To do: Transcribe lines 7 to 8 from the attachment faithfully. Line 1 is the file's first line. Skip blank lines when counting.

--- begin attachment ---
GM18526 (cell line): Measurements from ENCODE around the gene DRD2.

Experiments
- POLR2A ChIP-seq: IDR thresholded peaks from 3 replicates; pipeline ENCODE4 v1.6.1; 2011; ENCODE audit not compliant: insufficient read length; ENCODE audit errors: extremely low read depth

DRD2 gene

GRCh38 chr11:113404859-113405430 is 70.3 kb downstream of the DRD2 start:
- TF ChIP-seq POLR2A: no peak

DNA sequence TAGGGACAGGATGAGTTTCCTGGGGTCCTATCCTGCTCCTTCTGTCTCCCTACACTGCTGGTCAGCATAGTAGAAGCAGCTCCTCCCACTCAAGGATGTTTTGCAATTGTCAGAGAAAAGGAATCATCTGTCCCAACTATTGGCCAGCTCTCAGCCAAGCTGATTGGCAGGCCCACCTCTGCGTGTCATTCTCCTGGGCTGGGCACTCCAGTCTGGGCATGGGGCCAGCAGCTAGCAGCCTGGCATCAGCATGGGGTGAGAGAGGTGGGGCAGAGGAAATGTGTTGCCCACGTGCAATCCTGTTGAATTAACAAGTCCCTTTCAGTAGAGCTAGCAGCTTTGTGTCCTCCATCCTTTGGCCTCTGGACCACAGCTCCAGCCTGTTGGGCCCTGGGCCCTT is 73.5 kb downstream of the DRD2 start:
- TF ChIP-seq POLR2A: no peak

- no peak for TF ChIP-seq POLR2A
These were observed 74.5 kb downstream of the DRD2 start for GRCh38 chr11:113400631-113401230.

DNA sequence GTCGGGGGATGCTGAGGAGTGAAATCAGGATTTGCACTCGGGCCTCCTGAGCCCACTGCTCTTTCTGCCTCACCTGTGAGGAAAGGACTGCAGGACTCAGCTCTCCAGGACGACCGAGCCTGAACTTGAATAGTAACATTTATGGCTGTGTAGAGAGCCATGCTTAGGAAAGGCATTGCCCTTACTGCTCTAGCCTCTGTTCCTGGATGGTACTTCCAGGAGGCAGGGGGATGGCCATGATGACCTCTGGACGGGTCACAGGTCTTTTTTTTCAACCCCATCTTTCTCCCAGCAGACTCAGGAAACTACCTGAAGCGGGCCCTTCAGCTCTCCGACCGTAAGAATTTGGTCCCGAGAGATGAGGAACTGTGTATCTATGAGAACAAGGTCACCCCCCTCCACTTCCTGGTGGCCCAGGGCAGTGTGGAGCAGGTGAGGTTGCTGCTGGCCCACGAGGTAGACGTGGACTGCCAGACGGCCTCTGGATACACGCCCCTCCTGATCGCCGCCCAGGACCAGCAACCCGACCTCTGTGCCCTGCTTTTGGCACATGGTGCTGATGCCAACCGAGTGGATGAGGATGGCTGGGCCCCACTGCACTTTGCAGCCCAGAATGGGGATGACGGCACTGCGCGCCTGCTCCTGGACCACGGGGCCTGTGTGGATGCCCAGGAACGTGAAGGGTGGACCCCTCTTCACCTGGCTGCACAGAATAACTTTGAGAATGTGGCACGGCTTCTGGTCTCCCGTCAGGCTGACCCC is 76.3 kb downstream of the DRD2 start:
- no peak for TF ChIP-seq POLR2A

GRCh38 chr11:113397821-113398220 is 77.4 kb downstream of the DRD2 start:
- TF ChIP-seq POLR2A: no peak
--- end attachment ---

DNA sequence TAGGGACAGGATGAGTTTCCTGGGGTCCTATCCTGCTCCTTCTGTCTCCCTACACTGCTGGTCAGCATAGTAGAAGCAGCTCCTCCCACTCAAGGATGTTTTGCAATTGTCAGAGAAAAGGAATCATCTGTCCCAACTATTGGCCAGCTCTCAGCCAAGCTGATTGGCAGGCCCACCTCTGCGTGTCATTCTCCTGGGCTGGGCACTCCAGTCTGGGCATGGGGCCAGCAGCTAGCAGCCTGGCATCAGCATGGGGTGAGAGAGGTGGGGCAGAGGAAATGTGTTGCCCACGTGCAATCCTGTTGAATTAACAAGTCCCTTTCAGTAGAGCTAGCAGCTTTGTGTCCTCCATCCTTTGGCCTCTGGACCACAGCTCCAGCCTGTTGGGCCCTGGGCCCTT is 73.5 kb downstream of the DRD2 start:
- TF ChIP-seq POLR2A: no peak